The plot of the play Keisei Soga haru no fujigane (景清曽我賑不尽) is unknown to us, but it is certainly one of the many Soga monogatari (Stories about the Soga: 曾我物語) about the Soga brothers hell-bent on avenging their father's murder. These jidaimono (lit., "period piece" or historical drama: 時代物) were produced annually for kabuki each New Year. In the present production Kataoka Gado II also played the role of Soga no Jurô, while Ichikawa Ebizô V performed as Soga no Gorô. Conflated with the Soga tale in this play is the saga of Akushichibyoe Kagekiyo (the historical Taira Kagekiyo), with Ichikawa Ebizô V taking on that role as well.
Dramatizations involving Kagekiyo were based on the historical Heike general Taira no Kagekiyo (平景清), nicknamed "Akushichibyoe" (bad man of the seventh degree: 悪七兵ヘ景清) for killing his uncle (whom he mistook for his enemy, Minamoto no Yoritomo, 1147–99). Kagekiyo's original name was Fujiwara no Kagekiyo (藤原景清), but he was adopted by the Taira and served them loyally for the remainder of his days. He was a formidable warrior, but was captured at the pivotal naval battle at Dan-no-ura (Dan-no-ura no tatakai: 壇ノ浦の戦い) in 1185 when the Genji clan, led by Yoritomo, defeated the Heike forces. Exiled to a cave on Hyûga Island, Kagekiyo died of starvation in 1196.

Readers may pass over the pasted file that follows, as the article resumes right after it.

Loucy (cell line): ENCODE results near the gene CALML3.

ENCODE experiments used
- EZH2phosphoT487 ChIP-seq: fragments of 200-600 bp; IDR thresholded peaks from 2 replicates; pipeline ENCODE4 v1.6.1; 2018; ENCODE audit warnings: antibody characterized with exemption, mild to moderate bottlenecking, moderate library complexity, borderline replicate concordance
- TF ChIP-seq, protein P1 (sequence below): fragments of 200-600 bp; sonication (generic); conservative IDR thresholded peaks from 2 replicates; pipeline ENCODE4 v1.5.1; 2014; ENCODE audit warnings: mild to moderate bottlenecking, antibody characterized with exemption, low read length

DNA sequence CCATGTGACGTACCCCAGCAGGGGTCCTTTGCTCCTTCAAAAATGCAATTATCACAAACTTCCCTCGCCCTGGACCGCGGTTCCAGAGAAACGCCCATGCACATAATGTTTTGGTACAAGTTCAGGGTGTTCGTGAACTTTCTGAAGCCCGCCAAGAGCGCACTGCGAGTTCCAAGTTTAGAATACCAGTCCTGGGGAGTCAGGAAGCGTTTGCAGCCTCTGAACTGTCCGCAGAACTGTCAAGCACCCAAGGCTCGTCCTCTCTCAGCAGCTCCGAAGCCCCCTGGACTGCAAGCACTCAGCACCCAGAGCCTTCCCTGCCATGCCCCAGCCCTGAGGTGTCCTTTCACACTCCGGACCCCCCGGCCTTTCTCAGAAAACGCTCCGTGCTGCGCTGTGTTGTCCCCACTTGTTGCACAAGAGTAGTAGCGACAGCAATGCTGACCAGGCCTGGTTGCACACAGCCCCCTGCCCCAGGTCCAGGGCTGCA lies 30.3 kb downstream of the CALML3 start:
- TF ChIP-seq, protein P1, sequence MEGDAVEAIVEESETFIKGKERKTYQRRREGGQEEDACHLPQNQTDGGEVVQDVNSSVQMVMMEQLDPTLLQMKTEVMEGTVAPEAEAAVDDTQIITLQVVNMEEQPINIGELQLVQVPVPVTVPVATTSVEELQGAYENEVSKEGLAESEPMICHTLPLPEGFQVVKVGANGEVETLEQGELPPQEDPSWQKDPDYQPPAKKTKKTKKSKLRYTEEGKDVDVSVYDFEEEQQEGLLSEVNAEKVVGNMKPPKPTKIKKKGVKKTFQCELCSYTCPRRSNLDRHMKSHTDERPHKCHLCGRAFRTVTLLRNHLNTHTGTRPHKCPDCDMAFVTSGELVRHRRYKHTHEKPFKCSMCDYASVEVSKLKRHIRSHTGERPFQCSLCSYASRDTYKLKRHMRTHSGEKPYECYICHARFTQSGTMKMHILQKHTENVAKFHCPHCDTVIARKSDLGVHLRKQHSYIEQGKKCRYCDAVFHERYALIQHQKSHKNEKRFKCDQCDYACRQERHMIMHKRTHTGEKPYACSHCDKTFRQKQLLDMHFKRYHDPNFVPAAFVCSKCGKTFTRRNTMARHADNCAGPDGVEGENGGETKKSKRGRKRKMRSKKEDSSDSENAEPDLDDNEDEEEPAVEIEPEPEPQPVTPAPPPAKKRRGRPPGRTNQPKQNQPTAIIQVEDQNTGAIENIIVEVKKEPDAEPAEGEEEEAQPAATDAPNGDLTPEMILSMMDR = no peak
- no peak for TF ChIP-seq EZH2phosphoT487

There were many adaptations of the Kagekio saga for both kabuki and bunraku (puppet theater: 文楽), a genre called Kagekiyo mono (Plays about Kagekiyo: 景清物). Along with Minamoto no Yoshitsune and the Soga brothers, Kagekiyo forms one of a triumvirate of heroes celebrated in history and legend from the same historical period that sparked the imaginations of playwrights and thrilled audiences.
This is a finely printed and well-preserved deluxe edition of what appears to be an otherwise unrecorded design. In addition to his nigao ("likeness": 似顔), Ebizô's spectacular robes are a focal point of the composition, sweeping out from the center in curving diagonals, in parallel with his katana (sword: 刀) and naginata (lance or halberd: 長刀 or 薙刀). The black background sets off the orange colorant most dramatically. For another image issued for this play, see HSD50.
References: NKE, p. 254